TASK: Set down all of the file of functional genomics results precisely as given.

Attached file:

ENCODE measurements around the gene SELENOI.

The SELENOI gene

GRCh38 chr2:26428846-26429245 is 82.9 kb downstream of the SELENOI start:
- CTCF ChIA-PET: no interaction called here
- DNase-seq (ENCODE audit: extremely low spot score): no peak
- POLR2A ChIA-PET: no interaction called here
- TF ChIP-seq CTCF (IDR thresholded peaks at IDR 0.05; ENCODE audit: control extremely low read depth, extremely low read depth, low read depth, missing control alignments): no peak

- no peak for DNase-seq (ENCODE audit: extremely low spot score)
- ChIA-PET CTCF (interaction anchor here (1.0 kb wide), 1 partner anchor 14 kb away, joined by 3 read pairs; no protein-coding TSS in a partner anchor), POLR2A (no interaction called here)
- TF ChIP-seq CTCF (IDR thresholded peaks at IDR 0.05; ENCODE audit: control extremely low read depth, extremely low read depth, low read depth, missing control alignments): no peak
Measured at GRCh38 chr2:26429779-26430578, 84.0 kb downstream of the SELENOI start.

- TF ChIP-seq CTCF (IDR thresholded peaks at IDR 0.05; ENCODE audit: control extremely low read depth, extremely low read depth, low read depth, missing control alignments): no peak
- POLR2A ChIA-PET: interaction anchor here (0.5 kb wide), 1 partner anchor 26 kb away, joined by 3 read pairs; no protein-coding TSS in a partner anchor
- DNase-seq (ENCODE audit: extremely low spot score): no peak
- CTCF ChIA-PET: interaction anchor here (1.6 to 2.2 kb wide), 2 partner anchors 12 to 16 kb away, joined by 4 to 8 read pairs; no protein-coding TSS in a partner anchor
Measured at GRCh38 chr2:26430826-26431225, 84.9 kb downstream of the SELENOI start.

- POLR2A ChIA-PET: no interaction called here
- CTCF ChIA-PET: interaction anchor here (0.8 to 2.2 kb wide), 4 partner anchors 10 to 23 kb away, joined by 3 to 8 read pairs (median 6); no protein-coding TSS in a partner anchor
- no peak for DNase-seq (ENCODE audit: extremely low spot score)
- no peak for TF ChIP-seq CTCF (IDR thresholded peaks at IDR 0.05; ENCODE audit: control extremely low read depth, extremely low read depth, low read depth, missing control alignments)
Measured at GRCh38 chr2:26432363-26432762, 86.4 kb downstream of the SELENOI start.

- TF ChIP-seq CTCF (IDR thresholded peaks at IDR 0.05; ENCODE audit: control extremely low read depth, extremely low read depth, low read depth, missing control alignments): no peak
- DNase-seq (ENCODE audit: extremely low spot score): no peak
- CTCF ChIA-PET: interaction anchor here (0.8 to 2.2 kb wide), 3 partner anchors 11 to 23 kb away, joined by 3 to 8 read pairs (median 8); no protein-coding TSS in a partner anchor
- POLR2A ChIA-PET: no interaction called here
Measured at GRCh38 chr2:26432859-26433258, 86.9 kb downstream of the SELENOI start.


ENCODE measurements around the gene SELENOI.

The SELENOI gene

GRCh38 chr2:26428846-26429245 is 82.9 kb downstream of the SELENOI start:
- CTCF ChIA-PET: no interaction called here
- DNase-seq (ENCODE audit: extremely low spot score): no peak
- POLR2A ChIA-PET: no interaction called here
- TF ChIP-seq CTCF (IDR thresholded peaks at IDR 0.05; ENCODE audit: control extremely low read depth, extremely low read depth, low read depth, missing control alignments): no peak

- no peak for DNase-seq (ENCODE audit: extremely low spot score)
- ChIA-PET CTCF (interaction anchor here (1.0 kb wide), 1 partner anchor 14 kb away, joined by 3 read pairs; no protein-coding TSS in a partner anchor), POLR2A (no interaction called here)
- TF ChIP-seq CTCF (IDR thresholded peaks at IDR 0.05; ENCODE audit: control extremely low read depth, extremely low read depth, low read depth, missing control alignments): no peak
Measured at GRCh38 chr2:26429779-26430578, 84.0 kb downstream of the SELENOI start.

- TF ChIP-seq CTCF (IDR thresholded peaks at IDR 0.05; ENCODE audit: control extremely low read depth, extremely low read depth, low read depth, missing control alignments): no peak
- POLR2A ChIA-PET: interaction anchor here (0.5 kb wide), 1 partner anchor 26 kb away, joined by 3 read pairs; no protein-coding TSS in a partner anchor
- DNase-seq (ENCODE audit: extremely low spot score): no peak
- CTCF ChIA-PET: interaction anchor here (1.6 to 2.2 kb wide), 2 partner anchors 12 to 16 kb away, joined by 4 to 8 read pairs; no protein-coding TSS in a partner anchor
Measured at GRCh38 chr2:26430826-26431225, 84.9 kb downstream of the SELENOI start.

- POLR2A ChIA-PET: no interaction called here
- CTCF ChIA-PET: interaction anchor here (0.8 to 2.2 kb wide), 4 partner anchors 10 to 23 kb away, joined by 3 to 8 read pairs (median 6); no protein-coding TSS in a partner anchor
- no peak for DNase-seq (ENCODE audit: extremely low spot score)
- no peak for TF ChIP-seq CTCF (IDR thresholded peaks at IDR 0.05; ENCODE audit: control extremely low read depth, extremely low read depth, low read depth, missing control alignments)
Measured at GRCh38 chr2:26432363-26432762, 86.4 kb downstream of the SELENOI start.

- TF ChIP-seq CTCF (IDR thresholded peaks at IDR 0.05; ENCODE audit: control extremely low read depth, extremely low read depth, low read depth, missing control alignments): no peak
- DNase-seq (ENCODE audit: extremely low spot score): no peak
- CTCF ChIA-PET: interaction anchor here (0.8 to 2.2 kb wide), 3 partner anchors 11 to 23 kb away, joined by 3 to 8 read pairs (median 8); no protein-coding TSS in a partner anchor
- POLR2A ChIA-PET: no interaction called here
Measured at GRCh38 chr2:26432859-26433258, 86.9 kb downstream of the SELENOI start.